I’m sure you’ve asked yourself this question at least once in your life. My number is a little higher than that. I’m nearing my last year in grad school and am starting to figure out what you actually learn in college. Really nothing that has to do with your job. I guess orientation and training videos wouldn’t exist if you learn about your job in college.
What I feel you learn in school is how to be a professional person. You learn time management, social skills, how to be a leader, how to take initiative in you role, and how to react with others through doing a lot of group work. I asked my dad this question, and his answer rings a lot of truth: ” you learn how to learn your new job.” Makes sense.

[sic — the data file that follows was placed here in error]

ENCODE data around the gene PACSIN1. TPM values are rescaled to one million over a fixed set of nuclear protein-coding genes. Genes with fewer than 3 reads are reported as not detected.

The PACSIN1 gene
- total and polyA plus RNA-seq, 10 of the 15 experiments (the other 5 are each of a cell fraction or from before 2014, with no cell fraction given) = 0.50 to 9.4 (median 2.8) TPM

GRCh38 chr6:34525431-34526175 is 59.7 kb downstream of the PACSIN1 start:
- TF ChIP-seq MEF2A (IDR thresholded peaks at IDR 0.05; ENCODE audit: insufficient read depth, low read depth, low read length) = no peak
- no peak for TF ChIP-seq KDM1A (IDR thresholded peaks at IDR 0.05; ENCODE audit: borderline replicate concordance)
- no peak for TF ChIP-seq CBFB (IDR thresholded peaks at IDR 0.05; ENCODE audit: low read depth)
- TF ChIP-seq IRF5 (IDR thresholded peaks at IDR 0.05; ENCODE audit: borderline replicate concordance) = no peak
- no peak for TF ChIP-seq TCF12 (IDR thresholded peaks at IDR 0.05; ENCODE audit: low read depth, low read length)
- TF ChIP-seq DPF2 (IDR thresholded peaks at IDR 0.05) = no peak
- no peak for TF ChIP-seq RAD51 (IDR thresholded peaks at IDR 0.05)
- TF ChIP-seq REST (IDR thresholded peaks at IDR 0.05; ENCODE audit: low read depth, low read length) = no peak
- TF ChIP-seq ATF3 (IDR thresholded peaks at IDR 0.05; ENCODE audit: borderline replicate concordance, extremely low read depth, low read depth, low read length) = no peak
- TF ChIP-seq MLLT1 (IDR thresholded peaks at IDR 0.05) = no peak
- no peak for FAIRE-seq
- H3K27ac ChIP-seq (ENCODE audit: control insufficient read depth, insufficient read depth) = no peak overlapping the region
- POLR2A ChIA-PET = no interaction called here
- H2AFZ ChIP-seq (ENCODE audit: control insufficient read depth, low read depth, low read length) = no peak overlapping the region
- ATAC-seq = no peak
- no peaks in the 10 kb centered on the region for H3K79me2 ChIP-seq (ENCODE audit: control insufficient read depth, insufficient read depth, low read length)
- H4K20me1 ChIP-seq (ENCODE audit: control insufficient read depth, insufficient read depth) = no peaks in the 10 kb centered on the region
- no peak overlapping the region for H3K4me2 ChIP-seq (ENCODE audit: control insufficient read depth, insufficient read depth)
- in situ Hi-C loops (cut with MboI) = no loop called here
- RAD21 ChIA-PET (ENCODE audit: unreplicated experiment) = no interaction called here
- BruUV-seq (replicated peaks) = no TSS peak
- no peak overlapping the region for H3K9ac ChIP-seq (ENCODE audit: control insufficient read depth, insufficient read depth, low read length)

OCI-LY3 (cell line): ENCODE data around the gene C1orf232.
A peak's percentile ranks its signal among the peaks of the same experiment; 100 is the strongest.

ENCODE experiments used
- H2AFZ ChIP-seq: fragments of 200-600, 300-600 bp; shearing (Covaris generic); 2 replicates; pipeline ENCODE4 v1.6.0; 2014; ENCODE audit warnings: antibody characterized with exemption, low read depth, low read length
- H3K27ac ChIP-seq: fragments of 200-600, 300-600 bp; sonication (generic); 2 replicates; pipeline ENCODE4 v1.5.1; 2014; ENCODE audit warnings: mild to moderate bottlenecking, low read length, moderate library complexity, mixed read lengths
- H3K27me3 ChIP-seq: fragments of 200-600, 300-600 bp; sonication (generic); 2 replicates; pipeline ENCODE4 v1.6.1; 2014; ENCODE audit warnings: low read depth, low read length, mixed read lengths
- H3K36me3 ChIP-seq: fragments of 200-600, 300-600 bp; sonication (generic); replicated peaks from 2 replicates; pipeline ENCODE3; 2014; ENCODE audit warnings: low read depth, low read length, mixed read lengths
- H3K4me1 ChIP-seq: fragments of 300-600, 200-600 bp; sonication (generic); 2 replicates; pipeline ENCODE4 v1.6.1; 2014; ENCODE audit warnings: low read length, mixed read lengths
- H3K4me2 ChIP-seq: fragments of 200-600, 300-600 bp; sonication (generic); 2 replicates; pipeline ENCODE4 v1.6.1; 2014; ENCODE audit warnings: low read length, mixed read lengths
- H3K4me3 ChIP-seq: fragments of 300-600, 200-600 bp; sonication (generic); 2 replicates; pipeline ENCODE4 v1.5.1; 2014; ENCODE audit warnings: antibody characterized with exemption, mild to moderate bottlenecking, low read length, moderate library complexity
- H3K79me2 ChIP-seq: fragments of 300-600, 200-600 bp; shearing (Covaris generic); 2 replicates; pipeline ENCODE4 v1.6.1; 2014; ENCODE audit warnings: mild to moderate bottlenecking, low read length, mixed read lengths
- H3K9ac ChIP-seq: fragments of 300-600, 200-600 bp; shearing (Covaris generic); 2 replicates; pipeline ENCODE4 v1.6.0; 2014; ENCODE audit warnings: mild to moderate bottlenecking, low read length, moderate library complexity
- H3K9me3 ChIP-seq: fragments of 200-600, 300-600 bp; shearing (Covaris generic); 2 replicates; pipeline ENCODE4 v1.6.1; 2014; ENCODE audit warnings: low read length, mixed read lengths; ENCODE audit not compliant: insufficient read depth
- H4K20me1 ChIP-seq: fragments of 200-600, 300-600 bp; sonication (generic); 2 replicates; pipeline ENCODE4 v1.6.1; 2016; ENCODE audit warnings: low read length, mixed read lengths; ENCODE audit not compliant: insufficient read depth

You can also look at it as paying your dues. I’ve found that some jobs care about your grades, some just care about that degree. My advice would be to excel in both, just in case… However, you go to college for 4ish years to show commitment and determination to better yourself. You go to grad school because your committed go that extra step, and determined to get as high in your career as possible.
You will pick up a few tricks and read a few books that are relevant to your career, but you learn your job starting the first day. College is a necessity so that learning your job takes less time and you can excel faster than your peers.